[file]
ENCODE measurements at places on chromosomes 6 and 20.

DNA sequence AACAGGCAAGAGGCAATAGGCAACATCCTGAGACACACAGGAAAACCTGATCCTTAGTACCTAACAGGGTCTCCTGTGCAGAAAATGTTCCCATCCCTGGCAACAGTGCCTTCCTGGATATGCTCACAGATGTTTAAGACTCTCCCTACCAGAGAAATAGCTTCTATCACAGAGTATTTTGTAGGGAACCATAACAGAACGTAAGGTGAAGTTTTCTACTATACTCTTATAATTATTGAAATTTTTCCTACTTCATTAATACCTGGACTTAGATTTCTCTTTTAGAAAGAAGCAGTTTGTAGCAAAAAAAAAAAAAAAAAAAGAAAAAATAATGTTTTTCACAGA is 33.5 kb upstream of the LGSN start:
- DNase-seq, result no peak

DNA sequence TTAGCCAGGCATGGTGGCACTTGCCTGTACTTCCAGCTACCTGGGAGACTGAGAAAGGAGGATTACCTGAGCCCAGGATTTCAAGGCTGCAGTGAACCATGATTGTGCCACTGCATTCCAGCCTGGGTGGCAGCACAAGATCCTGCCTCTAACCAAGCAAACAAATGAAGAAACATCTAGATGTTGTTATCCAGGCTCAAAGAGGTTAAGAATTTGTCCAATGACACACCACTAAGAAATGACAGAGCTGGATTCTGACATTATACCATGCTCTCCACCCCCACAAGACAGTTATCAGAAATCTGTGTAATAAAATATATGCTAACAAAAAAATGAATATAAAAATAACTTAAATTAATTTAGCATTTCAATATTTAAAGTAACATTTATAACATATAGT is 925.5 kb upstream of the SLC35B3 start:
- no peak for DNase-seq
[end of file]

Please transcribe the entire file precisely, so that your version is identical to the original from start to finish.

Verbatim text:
ENCODE measurements at places on chromosomes 6 and 20.

DNA sequence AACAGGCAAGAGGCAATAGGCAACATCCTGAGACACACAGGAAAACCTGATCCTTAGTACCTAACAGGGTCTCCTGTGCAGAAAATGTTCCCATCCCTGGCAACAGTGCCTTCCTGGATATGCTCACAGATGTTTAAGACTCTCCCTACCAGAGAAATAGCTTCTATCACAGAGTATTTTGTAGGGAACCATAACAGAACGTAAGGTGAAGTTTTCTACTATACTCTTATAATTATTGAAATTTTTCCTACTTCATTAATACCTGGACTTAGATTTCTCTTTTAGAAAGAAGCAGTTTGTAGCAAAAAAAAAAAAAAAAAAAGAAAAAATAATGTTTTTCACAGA is 33.5 kb upstream of the LGSN start:
- DNase-seq, result no peak

DNA sequence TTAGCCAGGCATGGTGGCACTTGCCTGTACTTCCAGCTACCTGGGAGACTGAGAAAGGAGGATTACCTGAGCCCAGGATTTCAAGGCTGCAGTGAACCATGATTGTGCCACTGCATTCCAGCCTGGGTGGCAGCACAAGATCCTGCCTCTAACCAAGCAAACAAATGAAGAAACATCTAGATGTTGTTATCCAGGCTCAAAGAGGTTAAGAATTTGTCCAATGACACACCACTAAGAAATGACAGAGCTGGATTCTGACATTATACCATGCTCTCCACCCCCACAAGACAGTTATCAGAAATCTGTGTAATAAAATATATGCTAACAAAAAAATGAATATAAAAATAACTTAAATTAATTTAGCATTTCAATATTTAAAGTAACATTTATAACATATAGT is 925.5 kb upstream of the SLC35B3 start:
- no peak for DNase-seq